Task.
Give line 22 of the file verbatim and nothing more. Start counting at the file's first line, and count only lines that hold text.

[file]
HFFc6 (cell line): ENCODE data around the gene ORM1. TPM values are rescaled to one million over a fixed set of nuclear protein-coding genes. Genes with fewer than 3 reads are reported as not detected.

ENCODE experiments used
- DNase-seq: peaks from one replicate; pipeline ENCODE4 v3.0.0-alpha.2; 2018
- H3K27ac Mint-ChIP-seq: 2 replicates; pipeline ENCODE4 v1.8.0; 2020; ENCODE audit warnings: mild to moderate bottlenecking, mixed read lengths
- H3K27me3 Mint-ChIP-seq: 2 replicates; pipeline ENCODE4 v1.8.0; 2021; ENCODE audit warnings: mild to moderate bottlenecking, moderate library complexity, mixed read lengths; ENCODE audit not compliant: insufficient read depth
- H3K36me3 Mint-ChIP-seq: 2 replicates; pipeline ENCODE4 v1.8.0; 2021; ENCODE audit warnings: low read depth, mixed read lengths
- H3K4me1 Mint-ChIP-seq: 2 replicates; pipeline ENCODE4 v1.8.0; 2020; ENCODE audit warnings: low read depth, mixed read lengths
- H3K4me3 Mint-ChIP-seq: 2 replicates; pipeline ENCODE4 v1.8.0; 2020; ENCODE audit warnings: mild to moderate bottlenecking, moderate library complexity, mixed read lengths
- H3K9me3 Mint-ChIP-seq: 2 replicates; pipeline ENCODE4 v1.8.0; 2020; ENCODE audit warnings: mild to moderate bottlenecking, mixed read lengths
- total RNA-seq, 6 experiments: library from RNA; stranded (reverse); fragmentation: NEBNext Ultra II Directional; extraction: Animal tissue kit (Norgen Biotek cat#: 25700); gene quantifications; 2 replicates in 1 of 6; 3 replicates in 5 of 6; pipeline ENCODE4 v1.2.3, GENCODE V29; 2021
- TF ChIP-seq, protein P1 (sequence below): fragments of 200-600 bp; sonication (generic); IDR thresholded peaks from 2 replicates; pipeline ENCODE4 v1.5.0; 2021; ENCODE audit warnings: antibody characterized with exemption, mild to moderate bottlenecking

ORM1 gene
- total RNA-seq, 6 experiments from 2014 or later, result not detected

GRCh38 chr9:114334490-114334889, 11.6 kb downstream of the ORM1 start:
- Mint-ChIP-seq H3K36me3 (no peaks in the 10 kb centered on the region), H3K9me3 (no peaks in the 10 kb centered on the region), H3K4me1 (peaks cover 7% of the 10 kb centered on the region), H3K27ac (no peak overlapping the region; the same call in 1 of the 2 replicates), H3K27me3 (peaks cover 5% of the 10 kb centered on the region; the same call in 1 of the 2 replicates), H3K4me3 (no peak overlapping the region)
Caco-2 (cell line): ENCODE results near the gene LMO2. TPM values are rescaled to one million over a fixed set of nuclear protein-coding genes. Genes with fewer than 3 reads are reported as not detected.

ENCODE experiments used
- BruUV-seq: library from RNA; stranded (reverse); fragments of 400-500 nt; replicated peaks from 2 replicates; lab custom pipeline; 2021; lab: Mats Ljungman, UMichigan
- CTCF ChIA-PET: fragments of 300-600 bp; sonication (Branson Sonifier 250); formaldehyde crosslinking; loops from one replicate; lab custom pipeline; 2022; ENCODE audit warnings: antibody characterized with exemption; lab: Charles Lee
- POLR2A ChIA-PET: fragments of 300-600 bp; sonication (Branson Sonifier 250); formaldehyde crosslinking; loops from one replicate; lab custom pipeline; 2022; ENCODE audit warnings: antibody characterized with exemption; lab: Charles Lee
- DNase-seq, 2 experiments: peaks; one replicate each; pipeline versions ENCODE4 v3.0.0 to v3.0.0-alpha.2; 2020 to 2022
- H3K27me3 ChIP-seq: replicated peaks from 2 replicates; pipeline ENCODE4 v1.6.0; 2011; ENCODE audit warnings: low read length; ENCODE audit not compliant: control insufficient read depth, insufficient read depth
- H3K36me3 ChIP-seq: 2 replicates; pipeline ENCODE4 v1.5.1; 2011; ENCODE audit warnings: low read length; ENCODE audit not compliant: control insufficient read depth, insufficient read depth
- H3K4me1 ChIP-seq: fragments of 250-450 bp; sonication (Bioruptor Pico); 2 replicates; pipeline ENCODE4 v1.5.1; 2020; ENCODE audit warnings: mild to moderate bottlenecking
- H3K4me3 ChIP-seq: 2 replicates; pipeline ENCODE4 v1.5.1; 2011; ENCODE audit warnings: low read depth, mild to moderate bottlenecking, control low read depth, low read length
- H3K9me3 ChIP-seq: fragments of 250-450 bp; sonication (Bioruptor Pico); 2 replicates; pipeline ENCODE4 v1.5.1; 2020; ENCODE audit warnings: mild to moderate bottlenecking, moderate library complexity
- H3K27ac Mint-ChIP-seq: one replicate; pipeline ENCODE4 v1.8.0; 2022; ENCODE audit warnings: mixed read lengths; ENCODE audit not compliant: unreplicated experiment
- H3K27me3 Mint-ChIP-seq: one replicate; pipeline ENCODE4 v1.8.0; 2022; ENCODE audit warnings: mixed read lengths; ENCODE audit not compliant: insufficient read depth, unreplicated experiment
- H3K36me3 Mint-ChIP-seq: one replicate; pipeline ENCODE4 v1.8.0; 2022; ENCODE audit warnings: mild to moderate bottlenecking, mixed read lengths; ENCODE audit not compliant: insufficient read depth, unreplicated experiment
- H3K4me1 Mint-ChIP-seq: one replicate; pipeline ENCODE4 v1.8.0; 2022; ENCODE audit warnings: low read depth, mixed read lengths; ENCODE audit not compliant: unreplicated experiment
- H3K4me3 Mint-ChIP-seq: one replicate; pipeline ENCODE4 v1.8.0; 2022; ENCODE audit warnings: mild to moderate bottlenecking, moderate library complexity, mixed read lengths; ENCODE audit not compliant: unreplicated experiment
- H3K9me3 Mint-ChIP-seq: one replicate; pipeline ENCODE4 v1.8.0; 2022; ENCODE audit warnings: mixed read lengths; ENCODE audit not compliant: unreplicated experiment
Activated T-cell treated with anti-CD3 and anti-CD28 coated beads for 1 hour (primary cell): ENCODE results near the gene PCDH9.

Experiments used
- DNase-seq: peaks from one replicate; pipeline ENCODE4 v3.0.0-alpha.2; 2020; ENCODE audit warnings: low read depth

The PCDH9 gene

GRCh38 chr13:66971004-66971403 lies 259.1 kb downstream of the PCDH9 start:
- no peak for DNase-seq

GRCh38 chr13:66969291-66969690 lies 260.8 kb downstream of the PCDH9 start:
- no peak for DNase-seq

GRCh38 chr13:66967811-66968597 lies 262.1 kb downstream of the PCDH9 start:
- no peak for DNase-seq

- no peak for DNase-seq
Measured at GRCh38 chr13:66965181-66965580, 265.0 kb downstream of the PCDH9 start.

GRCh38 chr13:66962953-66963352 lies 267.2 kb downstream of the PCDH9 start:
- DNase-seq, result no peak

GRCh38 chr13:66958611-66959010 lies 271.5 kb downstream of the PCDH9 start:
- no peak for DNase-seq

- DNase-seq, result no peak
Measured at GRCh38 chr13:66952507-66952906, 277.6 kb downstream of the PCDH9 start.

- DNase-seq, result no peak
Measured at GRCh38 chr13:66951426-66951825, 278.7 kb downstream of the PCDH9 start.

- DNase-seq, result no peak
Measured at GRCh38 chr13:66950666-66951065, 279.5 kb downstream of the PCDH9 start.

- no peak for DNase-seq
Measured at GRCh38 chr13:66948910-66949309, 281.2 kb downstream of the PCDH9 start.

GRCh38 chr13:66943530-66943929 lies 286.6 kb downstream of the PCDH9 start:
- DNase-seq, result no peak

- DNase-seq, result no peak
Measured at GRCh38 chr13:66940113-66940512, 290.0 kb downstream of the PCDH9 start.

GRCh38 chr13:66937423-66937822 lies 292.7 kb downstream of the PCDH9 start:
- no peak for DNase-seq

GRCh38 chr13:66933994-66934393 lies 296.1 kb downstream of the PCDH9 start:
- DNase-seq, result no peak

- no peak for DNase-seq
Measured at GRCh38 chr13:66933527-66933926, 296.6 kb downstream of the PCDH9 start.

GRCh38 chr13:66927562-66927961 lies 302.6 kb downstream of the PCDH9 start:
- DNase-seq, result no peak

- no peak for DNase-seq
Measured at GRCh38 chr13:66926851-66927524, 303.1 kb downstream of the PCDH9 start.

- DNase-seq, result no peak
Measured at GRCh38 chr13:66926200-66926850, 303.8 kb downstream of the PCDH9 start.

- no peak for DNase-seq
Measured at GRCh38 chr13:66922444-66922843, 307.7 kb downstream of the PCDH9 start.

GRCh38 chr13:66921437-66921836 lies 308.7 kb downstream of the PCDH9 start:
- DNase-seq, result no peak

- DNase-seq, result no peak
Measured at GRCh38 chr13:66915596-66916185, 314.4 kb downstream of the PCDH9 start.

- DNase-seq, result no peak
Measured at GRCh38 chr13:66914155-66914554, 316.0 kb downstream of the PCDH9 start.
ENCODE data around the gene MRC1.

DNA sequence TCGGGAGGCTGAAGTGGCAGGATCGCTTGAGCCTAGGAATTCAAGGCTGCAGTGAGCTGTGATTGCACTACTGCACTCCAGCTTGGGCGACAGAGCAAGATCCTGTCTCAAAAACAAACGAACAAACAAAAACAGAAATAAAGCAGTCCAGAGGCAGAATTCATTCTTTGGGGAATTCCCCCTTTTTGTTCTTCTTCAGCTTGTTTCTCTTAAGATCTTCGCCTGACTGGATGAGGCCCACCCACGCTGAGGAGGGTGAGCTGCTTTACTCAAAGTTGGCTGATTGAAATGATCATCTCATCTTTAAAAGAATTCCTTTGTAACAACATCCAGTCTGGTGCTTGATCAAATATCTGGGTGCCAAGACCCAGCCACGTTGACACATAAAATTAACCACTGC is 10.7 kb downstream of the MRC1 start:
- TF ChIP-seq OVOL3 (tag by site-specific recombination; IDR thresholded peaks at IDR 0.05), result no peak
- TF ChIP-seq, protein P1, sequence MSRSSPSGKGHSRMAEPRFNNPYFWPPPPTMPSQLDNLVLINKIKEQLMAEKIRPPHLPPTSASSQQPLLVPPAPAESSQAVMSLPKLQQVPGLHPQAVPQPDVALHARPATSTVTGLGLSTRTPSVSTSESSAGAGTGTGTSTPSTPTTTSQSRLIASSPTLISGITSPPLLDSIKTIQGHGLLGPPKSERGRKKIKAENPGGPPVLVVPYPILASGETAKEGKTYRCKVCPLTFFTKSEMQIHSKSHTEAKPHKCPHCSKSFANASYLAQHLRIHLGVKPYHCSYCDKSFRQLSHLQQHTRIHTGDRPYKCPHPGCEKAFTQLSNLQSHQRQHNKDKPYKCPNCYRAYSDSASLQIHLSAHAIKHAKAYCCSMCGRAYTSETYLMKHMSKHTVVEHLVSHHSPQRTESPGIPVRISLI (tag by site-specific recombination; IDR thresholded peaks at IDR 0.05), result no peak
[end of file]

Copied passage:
- H3K27me3 ChIP-seq: replicated peaks from 2 replicates; pipeline ENCODE4 v1.6.0; 2011; ENCODE audit warnings: low read length; ENCODE audit not compliant: control insufficient read depth, insufficient read depth